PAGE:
The symptoms of autism vary widely between people with ASD. The following are examples of some common symptoms that affect many ASD people, which can include but are not limited to:
- aversions to certain foods
- a single focused special interest
- very rigid adherence to routines
- “stimming” – repetitive and unusual behaviours such as hand-flapping, rapid blinking, rocking, tapping, etc.
- challenging behaviours
- avoidance of social interaction
- inability to be tactful
- lack of eye contact
- literal thinking with the inability to discern lies or deceit
- meltdowns – an intense response to overwhelming situations – becoming completely overwhelmed by their current situation and temporarily losing behavioural control
More information can be found at the National Autistic Society
There are three specific difficulties which must be present before Autism is diagnosed:
- Difficulty with Social Communication
- Difficulty with Social Imagination
- Difficulty with Social Interaction
The following links are examples of tests psychologists use to determine if there is a requirement for testing for ASD:
The Q-CHAT questionnaire is a 25-item questionnaire designed to measure the severity of ASD in children aged 18 – 24 months. Early therapeutic interventions can help children with ASD live a higher quality of life and achieve major developmental milestones such as language development. The Q-CHAT scoring key is ranked from 0-100. The Autism Research Centre says the average score across the population is 27. For boys this is 28 and for girls this is 26. If you are concerned your child has autism then you should look for a score of anything above 39.
The Childhood Autism Spectrum Test (CAST) is a 39-item, yes or no evaluation directed at parents. The questionnaire was developed by ARC (the Autism Research Centre) at the University of Cambridge, for assessing the severity of autism spectrum symptoms in children.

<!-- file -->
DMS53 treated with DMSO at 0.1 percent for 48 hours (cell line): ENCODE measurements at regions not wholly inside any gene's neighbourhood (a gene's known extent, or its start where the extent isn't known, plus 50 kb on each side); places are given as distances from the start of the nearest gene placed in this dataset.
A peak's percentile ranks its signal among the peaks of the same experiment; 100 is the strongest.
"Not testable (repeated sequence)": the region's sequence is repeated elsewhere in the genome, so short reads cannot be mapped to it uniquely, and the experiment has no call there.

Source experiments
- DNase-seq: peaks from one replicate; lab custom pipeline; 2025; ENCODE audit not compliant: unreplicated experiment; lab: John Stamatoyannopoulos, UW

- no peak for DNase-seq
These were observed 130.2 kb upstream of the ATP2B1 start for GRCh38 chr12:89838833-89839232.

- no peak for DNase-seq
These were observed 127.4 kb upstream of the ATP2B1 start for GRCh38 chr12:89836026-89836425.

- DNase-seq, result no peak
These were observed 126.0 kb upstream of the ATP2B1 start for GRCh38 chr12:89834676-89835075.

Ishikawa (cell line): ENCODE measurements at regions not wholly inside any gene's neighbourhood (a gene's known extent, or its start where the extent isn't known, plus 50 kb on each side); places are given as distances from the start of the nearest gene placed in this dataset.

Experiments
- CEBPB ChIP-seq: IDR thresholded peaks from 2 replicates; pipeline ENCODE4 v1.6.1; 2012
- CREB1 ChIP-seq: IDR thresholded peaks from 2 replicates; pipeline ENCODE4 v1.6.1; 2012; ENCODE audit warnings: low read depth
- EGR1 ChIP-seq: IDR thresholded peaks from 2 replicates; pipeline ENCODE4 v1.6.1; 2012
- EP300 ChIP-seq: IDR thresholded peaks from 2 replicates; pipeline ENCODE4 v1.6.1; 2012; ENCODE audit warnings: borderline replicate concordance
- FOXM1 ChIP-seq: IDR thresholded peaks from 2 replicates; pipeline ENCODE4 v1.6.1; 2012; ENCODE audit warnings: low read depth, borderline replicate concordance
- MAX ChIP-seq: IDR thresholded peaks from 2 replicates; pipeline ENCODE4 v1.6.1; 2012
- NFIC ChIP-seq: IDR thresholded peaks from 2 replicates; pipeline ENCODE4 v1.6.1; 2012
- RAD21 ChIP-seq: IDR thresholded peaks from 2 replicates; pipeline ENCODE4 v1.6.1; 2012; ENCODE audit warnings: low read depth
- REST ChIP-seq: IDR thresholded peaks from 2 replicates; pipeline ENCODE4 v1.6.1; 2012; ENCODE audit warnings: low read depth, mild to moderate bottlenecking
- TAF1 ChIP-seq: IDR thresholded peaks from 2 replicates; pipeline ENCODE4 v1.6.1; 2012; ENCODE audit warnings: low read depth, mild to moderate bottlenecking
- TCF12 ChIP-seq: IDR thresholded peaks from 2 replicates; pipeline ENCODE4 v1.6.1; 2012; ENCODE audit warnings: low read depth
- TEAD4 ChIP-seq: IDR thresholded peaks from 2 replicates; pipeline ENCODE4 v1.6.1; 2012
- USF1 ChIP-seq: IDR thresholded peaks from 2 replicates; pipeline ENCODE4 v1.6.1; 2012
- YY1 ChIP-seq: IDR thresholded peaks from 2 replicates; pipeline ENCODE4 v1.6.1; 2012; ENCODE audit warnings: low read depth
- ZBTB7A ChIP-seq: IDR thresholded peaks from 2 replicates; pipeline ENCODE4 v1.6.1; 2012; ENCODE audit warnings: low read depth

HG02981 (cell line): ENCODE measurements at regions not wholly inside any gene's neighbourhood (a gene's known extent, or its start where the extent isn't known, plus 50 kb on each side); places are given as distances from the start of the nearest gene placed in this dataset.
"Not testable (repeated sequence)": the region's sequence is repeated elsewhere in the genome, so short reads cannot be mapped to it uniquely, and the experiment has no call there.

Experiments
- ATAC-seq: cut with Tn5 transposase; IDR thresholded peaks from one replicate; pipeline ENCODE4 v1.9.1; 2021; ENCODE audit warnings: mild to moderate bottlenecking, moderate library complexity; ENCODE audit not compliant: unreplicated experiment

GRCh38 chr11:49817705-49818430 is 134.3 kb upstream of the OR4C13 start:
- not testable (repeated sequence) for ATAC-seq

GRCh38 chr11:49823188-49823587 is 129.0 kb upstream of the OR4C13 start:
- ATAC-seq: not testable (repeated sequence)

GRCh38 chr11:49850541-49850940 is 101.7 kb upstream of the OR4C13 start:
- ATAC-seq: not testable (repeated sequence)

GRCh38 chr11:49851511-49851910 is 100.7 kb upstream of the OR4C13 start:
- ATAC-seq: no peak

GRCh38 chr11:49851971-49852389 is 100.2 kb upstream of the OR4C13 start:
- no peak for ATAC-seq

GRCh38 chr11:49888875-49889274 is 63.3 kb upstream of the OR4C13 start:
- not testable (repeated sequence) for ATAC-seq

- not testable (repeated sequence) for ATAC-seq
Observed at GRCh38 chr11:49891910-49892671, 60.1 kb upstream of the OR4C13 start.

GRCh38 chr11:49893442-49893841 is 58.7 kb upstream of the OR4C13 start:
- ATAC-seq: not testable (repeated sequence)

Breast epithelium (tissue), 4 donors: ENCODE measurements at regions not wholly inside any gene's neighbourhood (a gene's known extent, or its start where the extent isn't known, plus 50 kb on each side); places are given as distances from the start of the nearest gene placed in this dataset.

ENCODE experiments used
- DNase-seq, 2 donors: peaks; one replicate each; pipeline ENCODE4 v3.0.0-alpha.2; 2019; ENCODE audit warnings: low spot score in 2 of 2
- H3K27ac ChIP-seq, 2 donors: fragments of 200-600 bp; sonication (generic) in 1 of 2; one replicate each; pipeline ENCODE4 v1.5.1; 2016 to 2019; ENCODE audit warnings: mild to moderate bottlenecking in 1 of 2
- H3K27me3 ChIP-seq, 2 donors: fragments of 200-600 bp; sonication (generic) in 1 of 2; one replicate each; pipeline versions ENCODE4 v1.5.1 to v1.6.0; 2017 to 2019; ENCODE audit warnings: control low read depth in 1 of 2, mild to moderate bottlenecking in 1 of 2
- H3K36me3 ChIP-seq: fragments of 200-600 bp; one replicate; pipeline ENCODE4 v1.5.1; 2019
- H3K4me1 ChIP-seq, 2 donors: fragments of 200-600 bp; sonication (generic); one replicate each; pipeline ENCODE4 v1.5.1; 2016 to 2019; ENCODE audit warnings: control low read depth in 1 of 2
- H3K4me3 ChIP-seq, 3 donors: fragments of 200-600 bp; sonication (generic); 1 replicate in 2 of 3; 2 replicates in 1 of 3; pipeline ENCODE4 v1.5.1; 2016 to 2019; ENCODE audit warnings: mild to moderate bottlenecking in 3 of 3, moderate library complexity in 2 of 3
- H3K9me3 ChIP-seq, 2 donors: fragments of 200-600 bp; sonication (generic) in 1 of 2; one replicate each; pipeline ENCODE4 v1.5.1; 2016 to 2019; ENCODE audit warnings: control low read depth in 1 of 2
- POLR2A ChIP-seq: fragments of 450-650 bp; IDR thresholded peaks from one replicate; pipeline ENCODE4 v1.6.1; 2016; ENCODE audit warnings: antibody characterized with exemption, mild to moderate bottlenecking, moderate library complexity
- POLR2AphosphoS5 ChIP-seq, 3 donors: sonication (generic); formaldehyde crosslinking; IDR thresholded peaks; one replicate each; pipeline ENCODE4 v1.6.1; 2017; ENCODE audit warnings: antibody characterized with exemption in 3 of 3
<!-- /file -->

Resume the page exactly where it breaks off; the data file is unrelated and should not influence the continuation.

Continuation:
The Autism Spectrum Quotient Test (AQ) is a diagnostic questionnaire measuring the severity of Autism-Spectrum Disorders in adult individuals published in 2001 by Simon Barron-Cohen and his colleagues at the Cambridge Autism Research Centre.
Self administering tests and information
The Camouflaging Autistic Traits Questionnaire (CAT-Q) is a self-report measure of social camouflaging behaviours in adults. It may be used to identify autistic individuals who do not currently meet diagnostic criteria due to their ability to mask their autistic proclivities. It consists of 25 statements and takes about 10 minutes to complete.
The Adult Repetitive Behaviours Questionnaire-2 (RBQ-2A) is a self-administered questionnaire that measures restricted and repetitive behaviours in adults. It consists of 20 statements and takes about 10 minutes to complete. The RBQ-2A tests one of the core diagnostic criteria for autism, restricted and repetitive behaviours (RRBs). These are behaviours such as repetitive movements; for example, rocking and hand-flapping, ritualistic behaviour, circumscribed interests, and sensory sensitivities.